You probably worry about a load of understandable health concerns, a few less likely possibilities, and maybe even illnesses you can pick up in deserts. The condition in question is valley fever and it can be pretty nasty. It originates from the fungus Coccidioides immitis and thrives in hot, desert like environments. It is particularly abundant in Arizona, Nevada, New Mexico, Utah, Texas, and California. If caught early it can be fairly mild, but if caught late it can be fatal! But what about your dog? He’s exposed to the same conditions as you, can your dog even get valley fever?
Can Dogs Get Valley Fever?
People may think because dogs don’t spend their days wandering the desert that they can’t get valley fever, but they actually do and a lot more often than you probably think! So, if you’re worried about your dog catching valley fever, read on to discover what to look out for.
Does My Dog Have Valley Fever?
Does your dog have a severe cough? Can you see ulcers on the skin? Does your dog seem stiff with swollen joints? Does your dog have diarrhea or malaise? All of these are potential symptoms. If you do think your dog may have these symptoms, getting medical assistance quickly could save his life!
But how does your dog even get valley fever? Your dog needs to inhale particular spores. The problem is, because dogs have a habit of sniffing and rubbing their noses into everything, they can easily hoover up the culprit spores. If you live in hot, desert-like environments then your dog is even more at risk.
How will your vet diagnose valley fever? Thankfully, there is a specific test, called a Cocci test. This test will accurately check the blood to determine if their blood is producing antibodies that are used to fight the fungus. Firstly though, your vet will perform urinalysis and a biochemistry profile, as well as discussing symptoms with you. For more information on fever like symptoms to watch out for, see here.
How Do I Treat My Dog’s Valley Fever?
There is no quick fix for valley fever in your dog, so be prepared for a long course of treatment. Anti-fungal medications are the first port of call and may be required for up to a year. There are three medications in particular given, depending on the individual case. They are fluconazole, ketoconazole, and itraconazole. They work by effectively halting the growth of the fungus inside your dog.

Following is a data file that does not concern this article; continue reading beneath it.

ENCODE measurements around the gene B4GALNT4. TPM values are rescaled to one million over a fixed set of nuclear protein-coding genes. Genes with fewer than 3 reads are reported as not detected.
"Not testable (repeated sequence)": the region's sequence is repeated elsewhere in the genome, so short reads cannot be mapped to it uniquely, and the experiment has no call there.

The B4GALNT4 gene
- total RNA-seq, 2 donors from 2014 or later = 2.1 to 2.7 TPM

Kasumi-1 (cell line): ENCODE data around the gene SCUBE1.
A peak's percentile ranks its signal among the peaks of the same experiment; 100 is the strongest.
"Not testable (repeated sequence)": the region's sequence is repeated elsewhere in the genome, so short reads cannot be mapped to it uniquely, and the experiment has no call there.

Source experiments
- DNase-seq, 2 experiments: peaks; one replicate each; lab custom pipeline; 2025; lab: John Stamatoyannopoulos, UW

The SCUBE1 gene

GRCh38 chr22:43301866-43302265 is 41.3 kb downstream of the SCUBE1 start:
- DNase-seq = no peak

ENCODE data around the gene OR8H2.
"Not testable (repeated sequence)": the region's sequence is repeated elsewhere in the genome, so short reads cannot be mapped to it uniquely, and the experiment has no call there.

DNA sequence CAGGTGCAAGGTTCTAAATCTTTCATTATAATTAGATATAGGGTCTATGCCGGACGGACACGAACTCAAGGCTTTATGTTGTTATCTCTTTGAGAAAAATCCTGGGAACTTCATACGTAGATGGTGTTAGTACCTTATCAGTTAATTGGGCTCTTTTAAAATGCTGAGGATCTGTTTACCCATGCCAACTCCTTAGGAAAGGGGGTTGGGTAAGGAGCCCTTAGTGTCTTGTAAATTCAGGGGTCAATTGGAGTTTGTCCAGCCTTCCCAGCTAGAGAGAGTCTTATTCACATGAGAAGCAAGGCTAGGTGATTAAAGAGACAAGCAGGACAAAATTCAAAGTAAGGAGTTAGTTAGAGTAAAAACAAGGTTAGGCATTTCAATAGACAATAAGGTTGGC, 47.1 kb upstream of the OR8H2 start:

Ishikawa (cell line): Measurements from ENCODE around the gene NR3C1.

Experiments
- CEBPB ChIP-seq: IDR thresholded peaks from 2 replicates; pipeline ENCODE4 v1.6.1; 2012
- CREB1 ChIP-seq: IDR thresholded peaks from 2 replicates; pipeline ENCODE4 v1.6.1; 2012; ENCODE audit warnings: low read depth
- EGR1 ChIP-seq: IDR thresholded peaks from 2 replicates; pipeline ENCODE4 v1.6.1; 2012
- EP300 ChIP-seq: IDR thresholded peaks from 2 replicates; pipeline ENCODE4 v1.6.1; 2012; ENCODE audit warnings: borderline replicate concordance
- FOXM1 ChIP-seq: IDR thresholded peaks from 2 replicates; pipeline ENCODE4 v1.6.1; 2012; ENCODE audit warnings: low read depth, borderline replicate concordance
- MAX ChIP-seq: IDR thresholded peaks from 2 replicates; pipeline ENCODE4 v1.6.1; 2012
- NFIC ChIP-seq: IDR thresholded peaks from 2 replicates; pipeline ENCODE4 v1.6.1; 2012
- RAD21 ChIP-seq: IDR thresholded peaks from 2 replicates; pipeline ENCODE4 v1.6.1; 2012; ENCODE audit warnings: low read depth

Recovery will depend largely on the stage of the condition when treatment begins. If caught early, dogs can recover successfully in a matter of weeks or months. They may need substantial rest and tablets every day, for up to a year, but they will eventually recover.
If the condition is not diagnosed until much later, the consequences could be much more severe. If your dog is older their immune system may be much weaker and fighting off the fever could be much more of a challenge. If it is already at a late stage, your dog could, unfortunately, die. If this is the case, your vet will assist you on any medical decision that needs to be taken.
For first-hand accounts from owners, plus for frequently asked questions answered by our in-house vets, read our guide to Valley Fever in Dogs.
How Is Valley Fever Similar in Dogs and Humans?
You can often see striking similarities in the way valley fever symptoms manifest themselves in dogs, humans, and other animals. Some of the most common similarities seen are as follows:
Both dogs and humans may suffer with painful and swollen joints, making moving uncomfortable.
It is common for both dogs and humans to suffer with diarrhea, vomiting, and other symptoms of fever.
A moderate to severe cough can also be seen in both dogs and humans suffering with the condition.
A lack of appetite is also a common symptom in both dogs and humans.
How Is Valley Fever Different in Dogs and Humans?
While, admittedly, there are a number of common symptoms to keep an eye out for, there are also certain differences it is worth being aware of. Some of the most striking differences in the condition are as follows:
Dogs can develop ulcers on the skin when valley fever has taken hold, this is a symptom seen far less in humans.
In humans, a rash on the upper body or legs is common, however, this is rarely seen in dogs.
Humans will often break into visible night sweats, again this is seen far less in dogs.
Barney was an 11-month-old Border Collie mix when he was diagnosed with valley fever. He had contracted the condition while on holiday in Southern New Mexico. He had skin ulcers, problems with his eyesight and his knees kept giving way. He was given 7 months of fluconazole and then X-rays finally seemed to suggest he was clear. However, he quickly became totally blind, even though the symptoms seemed to have disappeared. This case demonstrates two things. Firstly, that you must be particularly wary of valley fever if you live in hot, desert-like environments. But it also show the importance of getting fast treatment, otherwise your dog could be left with life-changing injuries.